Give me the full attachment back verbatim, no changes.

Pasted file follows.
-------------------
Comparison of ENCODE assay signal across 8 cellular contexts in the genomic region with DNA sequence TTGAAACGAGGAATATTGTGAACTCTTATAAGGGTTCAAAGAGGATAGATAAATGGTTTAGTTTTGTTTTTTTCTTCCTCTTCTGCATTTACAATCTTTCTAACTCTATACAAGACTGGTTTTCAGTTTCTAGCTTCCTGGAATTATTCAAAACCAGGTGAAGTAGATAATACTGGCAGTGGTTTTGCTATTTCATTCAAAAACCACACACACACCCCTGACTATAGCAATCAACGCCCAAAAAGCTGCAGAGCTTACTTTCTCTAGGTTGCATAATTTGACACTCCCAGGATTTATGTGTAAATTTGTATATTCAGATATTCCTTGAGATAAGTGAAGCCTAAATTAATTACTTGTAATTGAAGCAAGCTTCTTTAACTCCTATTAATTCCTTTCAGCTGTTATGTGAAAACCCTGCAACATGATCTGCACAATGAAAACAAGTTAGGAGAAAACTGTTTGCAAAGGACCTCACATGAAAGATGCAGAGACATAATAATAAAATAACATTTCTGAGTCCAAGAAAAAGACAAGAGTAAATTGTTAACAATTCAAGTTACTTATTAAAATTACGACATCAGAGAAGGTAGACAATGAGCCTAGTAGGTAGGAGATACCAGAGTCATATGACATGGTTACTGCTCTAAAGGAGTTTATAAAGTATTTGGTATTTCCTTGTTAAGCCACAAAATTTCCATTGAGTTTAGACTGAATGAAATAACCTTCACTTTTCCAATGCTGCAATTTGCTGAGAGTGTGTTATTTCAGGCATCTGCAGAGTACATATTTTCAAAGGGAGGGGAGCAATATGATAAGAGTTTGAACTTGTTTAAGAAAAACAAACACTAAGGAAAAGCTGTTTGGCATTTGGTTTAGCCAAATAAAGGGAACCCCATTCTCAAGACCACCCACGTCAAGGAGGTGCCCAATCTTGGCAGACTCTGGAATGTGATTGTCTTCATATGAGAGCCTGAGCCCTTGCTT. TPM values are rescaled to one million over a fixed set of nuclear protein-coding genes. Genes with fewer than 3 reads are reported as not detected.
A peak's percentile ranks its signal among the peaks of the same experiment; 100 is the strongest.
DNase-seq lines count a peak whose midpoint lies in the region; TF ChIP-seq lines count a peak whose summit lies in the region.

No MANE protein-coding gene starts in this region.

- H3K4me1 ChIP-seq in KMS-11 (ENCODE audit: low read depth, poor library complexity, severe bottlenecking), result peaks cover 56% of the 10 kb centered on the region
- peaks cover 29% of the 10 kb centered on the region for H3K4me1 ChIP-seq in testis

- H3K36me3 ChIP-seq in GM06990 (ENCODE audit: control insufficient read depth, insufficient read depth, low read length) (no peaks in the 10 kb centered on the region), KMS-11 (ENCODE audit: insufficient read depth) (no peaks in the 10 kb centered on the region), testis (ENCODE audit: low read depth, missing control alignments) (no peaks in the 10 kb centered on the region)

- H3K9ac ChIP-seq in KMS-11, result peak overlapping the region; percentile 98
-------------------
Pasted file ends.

Comparison of ENCODE assay signal across 8 cellular contexts in the genomic region with DNA sequence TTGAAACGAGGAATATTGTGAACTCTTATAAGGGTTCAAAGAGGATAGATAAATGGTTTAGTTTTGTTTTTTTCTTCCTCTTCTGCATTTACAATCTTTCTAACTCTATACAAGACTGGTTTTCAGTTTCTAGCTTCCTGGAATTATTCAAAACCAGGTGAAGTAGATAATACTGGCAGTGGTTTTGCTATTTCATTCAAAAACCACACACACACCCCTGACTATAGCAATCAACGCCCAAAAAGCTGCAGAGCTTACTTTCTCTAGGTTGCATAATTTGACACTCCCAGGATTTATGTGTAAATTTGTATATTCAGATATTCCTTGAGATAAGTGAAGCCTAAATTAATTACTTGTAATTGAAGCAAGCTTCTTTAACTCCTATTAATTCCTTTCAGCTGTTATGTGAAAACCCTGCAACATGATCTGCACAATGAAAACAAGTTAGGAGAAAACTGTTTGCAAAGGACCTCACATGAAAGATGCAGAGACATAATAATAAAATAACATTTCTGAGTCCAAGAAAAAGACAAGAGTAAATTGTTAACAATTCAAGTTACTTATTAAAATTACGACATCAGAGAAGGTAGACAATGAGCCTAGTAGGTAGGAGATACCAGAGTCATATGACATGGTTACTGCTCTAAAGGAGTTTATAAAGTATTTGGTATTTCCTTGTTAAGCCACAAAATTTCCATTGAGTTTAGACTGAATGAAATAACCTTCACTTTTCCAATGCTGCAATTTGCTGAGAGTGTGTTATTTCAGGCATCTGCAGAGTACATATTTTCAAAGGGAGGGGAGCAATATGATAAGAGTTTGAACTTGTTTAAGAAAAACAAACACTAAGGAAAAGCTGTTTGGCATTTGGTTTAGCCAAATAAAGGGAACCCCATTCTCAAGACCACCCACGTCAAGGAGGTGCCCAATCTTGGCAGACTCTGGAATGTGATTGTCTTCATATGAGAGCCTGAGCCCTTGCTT. TPM values are rescaled to one million over a fixed set of nuclear protein-coding genes. Genes with fewer than 3 reads are reported as not detected.
A peak's percentile ranks its signal among the peaks of the same experiment; 100 is the strongest.
DNase-seq lines count a peak whose midpoint lies in the region; TF ChIP-seq lines count a peak whose summit lies in the region.

No MANE protein-coding gene starts in this region.

- H3K4me1 ChIP-seq in KMS-11 (ENCODE audit: low read depth, poor library complexity, severe bottlenecking), result peaks cover 56% of the 10 kb centered on the region
- peaks cover 29% of the 10 kb centered on the region for H3K4me1 ChIP-seq in testis

- H3K36me3 ChIP-seq in GM06990 (ENCODE audit: control insufficient read depth, insufficient read depth, low read length) (no peaks in the 10 kb centered on the region), KMS-11 (ENCODE audit: insufficient read depth) (no peaks in the 10 kb centered on the region), testis (ENCODE audit: low read depth, missing control alignments) (no peaks in the 10 kb centered on the region)

- H3K9ac ChIP-seq in KMS-11, result peak overlapping the region; percentile 98